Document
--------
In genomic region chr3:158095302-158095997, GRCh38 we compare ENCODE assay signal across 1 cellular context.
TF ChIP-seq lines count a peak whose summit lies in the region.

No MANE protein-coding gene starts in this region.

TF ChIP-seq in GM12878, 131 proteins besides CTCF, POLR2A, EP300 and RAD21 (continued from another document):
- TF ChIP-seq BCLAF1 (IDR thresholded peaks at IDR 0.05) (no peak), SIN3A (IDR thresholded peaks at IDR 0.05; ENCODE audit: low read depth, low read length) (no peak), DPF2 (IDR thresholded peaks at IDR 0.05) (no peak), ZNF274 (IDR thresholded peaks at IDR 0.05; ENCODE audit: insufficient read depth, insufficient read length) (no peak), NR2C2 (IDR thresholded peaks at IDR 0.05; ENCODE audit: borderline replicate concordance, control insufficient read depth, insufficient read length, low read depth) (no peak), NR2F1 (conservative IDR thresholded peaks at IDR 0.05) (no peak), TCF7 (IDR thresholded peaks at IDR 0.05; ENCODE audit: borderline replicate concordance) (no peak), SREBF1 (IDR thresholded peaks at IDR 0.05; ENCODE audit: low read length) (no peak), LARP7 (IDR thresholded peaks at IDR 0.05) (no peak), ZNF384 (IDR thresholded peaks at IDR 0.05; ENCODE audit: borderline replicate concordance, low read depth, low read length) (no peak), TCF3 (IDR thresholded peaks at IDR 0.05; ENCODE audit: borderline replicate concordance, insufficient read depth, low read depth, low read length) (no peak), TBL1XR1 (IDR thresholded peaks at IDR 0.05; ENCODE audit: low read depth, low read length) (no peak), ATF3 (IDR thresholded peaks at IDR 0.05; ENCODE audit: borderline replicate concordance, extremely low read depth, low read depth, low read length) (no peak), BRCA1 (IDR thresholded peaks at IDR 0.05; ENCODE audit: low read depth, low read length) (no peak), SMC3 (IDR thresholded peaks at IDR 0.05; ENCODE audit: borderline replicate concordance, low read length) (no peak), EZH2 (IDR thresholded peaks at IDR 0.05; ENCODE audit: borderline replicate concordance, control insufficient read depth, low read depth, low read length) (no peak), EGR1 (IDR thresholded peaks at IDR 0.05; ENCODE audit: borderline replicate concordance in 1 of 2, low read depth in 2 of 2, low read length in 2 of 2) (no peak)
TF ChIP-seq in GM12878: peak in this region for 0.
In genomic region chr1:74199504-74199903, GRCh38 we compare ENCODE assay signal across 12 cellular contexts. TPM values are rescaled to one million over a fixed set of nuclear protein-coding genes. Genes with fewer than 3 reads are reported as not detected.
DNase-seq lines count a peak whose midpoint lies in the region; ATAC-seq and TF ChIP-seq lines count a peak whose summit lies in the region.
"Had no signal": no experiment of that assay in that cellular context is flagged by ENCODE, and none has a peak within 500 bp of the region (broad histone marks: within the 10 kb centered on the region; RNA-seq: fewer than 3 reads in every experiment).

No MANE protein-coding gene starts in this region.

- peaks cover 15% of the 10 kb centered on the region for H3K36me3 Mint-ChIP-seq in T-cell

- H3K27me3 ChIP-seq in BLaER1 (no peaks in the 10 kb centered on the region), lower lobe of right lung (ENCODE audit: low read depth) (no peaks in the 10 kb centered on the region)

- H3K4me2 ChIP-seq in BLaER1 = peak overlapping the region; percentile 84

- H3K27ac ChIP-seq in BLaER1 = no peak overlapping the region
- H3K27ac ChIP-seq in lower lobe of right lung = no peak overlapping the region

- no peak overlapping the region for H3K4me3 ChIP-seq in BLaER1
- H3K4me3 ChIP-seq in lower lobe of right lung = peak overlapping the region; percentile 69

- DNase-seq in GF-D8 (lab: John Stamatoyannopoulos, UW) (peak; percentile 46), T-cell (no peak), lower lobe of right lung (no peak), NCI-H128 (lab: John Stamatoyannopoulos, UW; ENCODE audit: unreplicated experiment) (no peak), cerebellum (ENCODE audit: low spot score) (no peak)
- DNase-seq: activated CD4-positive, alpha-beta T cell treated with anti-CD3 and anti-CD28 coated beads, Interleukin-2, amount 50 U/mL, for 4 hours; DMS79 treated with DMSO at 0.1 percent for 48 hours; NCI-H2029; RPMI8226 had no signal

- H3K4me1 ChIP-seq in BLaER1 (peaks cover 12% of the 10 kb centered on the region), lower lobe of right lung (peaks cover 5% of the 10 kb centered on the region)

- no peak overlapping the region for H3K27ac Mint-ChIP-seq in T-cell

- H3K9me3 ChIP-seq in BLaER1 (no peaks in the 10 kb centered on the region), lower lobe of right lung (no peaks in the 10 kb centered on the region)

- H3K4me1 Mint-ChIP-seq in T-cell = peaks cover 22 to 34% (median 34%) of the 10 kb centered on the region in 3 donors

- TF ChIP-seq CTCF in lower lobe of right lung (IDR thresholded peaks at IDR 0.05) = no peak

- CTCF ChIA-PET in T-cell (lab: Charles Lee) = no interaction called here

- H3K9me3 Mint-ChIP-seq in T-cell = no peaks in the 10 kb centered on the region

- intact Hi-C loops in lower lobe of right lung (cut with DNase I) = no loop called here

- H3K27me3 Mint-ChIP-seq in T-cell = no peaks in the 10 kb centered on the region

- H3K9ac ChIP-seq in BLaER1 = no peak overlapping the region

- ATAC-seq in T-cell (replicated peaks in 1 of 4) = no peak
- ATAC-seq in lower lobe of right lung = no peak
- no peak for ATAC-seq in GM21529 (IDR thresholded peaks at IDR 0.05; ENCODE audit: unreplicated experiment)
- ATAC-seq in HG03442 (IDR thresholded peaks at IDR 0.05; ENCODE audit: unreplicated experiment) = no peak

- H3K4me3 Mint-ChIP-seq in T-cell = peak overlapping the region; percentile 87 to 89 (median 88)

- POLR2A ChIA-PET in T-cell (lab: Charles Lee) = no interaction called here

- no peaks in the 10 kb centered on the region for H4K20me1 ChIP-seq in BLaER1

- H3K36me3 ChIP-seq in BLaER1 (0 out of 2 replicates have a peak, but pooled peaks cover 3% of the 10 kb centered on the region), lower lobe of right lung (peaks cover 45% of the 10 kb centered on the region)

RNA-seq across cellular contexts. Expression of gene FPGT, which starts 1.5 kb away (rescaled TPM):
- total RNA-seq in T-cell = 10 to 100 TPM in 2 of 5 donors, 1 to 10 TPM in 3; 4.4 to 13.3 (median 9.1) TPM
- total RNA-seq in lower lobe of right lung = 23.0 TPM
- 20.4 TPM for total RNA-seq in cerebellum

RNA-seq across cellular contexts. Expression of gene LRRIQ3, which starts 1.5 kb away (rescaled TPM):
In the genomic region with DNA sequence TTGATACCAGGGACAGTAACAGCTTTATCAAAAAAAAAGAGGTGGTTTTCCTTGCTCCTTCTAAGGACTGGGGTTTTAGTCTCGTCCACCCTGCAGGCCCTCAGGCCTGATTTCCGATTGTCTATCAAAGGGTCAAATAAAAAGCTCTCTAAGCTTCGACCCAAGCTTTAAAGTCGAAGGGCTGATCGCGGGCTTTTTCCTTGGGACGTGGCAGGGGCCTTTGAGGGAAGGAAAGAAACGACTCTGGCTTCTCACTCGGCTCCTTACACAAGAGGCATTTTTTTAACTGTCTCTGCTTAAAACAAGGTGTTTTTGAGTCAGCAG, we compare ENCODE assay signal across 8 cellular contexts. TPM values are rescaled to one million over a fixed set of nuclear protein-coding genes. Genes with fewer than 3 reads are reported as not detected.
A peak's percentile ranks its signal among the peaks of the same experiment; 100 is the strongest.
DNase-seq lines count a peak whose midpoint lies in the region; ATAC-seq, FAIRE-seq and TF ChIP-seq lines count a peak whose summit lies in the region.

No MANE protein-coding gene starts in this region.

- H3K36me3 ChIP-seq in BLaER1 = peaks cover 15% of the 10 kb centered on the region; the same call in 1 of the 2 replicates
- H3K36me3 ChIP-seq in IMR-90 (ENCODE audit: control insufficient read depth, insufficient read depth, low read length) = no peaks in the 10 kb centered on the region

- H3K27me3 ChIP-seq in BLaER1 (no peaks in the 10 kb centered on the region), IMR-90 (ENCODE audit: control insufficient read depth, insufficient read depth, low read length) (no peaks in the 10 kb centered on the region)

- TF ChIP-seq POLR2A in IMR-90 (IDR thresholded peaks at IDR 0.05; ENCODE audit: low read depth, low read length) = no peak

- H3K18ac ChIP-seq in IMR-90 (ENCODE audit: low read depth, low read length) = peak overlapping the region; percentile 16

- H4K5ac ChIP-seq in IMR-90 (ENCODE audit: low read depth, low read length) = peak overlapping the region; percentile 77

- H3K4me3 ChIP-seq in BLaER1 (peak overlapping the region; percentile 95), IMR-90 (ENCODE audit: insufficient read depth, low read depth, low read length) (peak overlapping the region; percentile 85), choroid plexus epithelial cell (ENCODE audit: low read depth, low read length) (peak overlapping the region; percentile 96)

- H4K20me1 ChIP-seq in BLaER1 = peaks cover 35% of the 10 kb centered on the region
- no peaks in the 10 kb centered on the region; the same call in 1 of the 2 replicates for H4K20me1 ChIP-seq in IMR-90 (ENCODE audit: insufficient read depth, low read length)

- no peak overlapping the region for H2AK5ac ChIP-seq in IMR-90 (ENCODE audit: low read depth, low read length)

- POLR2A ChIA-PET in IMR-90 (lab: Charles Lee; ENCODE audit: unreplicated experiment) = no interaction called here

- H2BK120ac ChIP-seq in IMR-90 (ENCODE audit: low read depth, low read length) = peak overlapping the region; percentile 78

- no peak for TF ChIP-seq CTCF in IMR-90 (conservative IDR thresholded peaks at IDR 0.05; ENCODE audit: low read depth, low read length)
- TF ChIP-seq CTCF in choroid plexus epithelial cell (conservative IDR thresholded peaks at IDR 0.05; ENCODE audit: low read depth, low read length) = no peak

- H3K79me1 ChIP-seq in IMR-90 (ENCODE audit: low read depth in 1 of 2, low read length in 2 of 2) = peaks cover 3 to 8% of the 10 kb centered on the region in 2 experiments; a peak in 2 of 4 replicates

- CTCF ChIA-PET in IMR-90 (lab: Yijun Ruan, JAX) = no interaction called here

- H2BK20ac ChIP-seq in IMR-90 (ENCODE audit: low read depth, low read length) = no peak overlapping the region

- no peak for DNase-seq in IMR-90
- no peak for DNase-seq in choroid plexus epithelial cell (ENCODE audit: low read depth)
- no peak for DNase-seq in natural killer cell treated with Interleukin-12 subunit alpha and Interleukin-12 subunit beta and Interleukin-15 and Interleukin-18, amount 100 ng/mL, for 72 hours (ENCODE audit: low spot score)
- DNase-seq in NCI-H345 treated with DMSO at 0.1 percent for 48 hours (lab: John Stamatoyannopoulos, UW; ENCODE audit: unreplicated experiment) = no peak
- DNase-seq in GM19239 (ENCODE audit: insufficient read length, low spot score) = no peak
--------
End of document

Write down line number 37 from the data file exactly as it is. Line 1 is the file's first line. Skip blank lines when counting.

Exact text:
- H3K36me3 ChIP-seq in BLaER1 (0 out of 2 replicates have a peak, but pooled peaks cover 3% of the 10 kb centered on the region), lower lobe of right lung (peaks cover 45% of the 10 kb centered on the region)